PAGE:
A metaphor about the cost of beauty, the artificiality of it. Justine provides a valuable point of view: at twenty-seven, she is too old to catch the disease and too old to want to.

A Rose is Rose by Georgina Bruce

Sarah is an illustrator working on a book written by her sometimes lover Ravi, in which a painter named Sashi is adorning the king, his bride and his elephants for his wedding. Fiction and reality–or rather one fiction and the other–bleed into each other. The characters become each other; Sarah is Sashi.

Speaking to Ravi makes me nervous. The book makes me nervous. Ravi tells me I paint the pictures he sees in his mind when he writes, and that, too, makes me nervous. I don't think he knows how much it troubles me.

This is essentially metafiction, with the fantastic elements more metaphorical than literal. The title comes from the story's epigraph, a poem suggesting that a thing is identical to its parts, which doesn't quite seem to fit the story at hand, unless I'm missing something.


Clarkesworld #39

Clarkesworld#39, December 2009

In compiling my 2009 Year's Best list, I found that more of my picks came from this source than any other.

Night, in Dark Perfection by Richard Parks

In the domain of the Faerie Queen it was always night, and the sky as seen from her Palace was always cold, black and full of stars, and she was always heartbreakingly beautiful. She would have it no other way.

But something is missing. The moon. And more. Something is wrong.

A sciencefictional reality overtakes a fantasy unreality. Beautiful title.

The Grandmother-Granddaughter Conspiracy by Marissa Lingen

Humans have colonized a world where one squiddy native species is suspected of sentience. Dr Hannah Vang is desperately trying to come up with a way to prove this, but the squiddies seem to have no memory. Just coincidently Vang's mother happens to have a case of dementia and a brain implant that cures it. How convenient. How unoriginal.

Beneath Ceaseless Skies

Beneath Ceaseless Skies, December, 2009

The editor of this zine often seems to group the pairs of stories thematically, and here the first pair deals with the displacement and impotence of gods. Which is, I suspect, entirely a construct of fantasy fiction. Who wants gods that are good for nothing, that never answer prayers, that step aside and let evil overtake the world?

Some rather obvious proofreading and copyediting lapses this time–a spur is not a stirrup.

Child of Sunlight, Woman of Blood by Tina Connolly

Battle of Good and Evil. The gods have deposited gifts on Earth and turned their backs on it, leaving their surrogates to fight it out. The surrogates are human, but more than human. The narrator, Ifit, is the loser of the battle.

I am only the last of the maar, the sun-beloved maar, and she had broken my feather-wove wand with a blow of her hatchet.

Yan is a semi-goddess/human grown strong on blood sacrifice. Ifit is frozen for three hundred years and released to find the world has changed, but Yan is still around.

This one irks me in many ways. Ifit's prosing devotion to freedom - always italicized, never defined. The repetitive references to near-Earthly foods [bafalo, artikokes]. The moralizing lectures with which the characters nag one another. The story suggests a world coming into existence with no use for gods, to which I say: Good riddance. Get on with it.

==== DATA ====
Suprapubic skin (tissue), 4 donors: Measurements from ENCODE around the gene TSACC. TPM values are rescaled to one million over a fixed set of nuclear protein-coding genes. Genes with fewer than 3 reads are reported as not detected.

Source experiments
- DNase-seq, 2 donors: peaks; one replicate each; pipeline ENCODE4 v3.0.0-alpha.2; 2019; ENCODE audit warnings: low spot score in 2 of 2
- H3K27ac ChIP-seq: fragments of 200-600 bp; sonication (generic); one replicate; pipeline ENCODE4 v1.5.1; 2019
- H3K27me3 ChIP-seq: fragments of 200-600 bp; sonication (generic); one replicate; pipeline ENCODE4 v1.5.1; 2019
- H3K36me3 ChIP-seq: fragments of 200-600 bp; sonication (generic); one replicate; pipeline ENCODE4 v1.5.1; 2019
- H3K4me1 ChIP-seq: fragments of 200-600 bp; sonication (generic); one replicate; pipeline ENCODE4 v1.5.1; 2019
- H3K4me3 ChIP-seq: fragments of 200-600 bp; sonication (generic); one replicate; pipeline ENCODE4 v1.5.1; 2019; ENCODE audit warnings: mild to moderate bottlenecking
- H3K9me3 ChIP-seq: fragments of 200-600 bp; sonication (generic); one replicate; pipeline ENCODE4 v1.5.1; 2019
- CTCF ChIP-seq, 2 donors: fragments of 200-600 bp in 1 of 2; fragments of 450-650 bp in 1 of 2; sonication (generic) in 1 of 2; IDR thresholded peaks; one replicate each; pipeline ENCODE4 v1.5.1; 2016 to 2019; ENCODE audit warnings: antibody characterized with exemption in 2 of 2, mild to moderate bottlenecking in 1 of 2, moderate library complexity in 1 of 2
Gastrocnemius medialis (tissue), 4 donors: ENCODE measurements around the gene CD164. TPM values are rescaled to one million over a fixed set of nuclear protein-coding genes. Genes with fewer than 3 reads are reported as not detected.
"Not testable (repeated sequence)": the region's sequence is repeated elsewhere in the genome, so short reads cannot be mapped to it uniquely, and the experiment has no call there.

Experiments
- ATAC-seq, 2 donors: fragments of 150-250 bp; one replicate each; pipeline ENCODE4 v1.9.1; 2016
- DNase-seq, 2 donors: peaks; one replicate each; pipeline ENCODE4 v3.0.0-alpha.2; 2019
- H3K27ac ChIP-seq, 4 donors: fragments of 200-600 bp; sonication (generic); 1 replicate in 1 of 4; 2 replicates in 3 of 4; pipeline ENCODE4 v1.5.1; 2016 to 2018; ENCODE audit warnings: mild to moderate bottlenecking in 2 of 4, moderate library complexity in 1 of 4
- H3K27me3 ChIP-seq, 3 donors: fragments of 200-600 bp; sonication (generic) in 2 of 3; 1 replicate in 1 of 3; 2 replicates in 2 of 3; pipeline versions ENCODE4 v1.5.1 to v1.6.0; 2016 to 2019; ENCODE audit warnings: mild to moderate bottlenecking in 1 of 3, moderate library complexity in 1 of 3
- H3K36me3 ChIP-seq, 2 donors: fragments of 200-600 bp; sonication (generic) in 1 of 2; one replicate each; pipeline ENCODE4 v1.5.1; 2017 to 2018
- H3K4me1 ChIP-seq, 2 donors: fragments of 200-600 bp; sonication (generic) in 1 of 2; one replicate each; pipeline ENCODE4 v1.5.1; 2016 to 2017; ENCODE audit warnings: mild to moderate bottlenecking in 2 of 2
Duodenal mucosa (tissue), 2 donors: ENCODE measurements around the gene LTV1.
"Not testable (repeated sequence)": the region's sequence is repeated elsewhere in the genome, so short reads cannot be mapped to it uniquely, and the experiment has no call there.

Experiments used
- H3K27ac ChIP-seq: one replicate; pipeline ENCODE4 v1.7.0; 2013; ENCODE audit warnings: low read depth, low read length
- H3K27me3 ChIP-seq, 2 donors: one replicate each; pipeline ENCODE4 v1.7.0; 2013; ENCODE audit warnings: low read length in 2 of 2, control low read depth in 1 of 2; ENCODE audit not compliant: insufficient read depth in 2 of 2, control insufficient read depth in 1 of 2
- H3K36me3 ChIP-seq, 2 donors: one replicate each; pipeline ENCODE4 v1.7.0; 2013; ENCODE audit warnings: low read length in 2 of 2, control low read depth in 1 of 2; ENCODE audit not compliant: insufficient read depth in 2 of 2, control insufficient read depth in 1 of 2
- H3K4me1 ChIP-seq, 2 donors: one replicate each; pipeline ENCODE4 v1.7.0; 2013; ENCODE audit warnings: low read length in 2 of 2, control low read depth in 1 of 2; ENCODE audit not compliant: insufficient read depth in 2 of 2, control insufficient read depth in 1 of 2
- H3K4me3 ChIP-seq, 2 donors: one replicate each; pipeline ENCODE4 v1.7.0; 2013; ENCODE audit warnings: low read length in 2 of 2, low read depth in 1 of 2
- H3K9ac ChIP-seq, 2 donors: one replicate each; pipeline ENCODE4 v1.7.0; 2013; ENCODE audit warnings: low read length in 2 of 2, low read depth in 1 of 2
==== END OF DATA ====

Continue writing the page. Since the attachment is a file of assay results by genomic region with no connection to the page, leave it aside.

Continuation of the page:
Kraken's Honor by S.A. Bolich

The kingdom of Westervar is cursed. Once, the King of the Sea lay with the human queen and gave her a son. From that time, the blood of the sea has flowed in their veins, along with the power to bring an enchanted sword to life. In the manner of such tales, the king has been murdered by the evil uncle and the true prince Faeryk forced to flee, along with his bard Halvak. They are shipwrecked and menaced by a kraken, but the prince recognizes the monster as his ancestor. A pact is made.

I like the way the prose evokes the icy sea and the accursed kingdom: On a night when the sky blazed and trembled with colors twining into a dance of ghosts across the northern rim, we came at last in sight of the Ice Tower rising sheer from its cliff above the sea. It glittered even in the dark, catching color from the sky, now green, now sapphire blue, now rose and gold and purple and white. I looked at it with loathing.

But when prince and harper raise their powers together, I find myself thinking it is all too much and begin to wonder–if Faeryk has a sword more powerful than the gods, then why did he have to flee from his uncle in the first place? I would have preferred this story on a more human scale.

High Moon by Kenneth Mark Hoover

Another tale about the town of Haxan, which draws people from across time and space. John T Marwood is the US Marshall, a dedicated lawman who is bothered a bit when people in town say, "You kill men like a farmer kills hogs." A man called Danny Moth turns up in town and becomes Marwood's friend. When they go out together hunting a human monster, they discover that they have been friends for a very long time.

Adding the mythological aspect into the mix changes things. If the author continues with this series, he's set up a pattern that subsequent installments will have to follow.

My Sister's Soul by Erin A Tidwell

As a magus, Khatereh keeps her soul locked in a box for protection from demons, but her sister Aliyeh has become obsessed with it; she has taken to picking the lock I opened the lid. My sister Khatereh's soul rested in thick folds of pure white velvet. Ornate patterns embroidered in gold thread looped and twisted together along the edge of the velvet. Beautiful to the eye, the case and its lining faded to obscurity next to the soul. However, even a magus can not survive entirely without contact with her soul. When Khatereh returns home, Aliyeh sees how sickly she is, how irritable; she does not seem to be herself.

Based on familiar legends, this one begins with some promise but the conclusion is disappointingly pat.

Tor, December, 2009

Cthulhu month, which certainly describes the Stross story.

The Horrid Glory of its Wings by Elizabeth Bear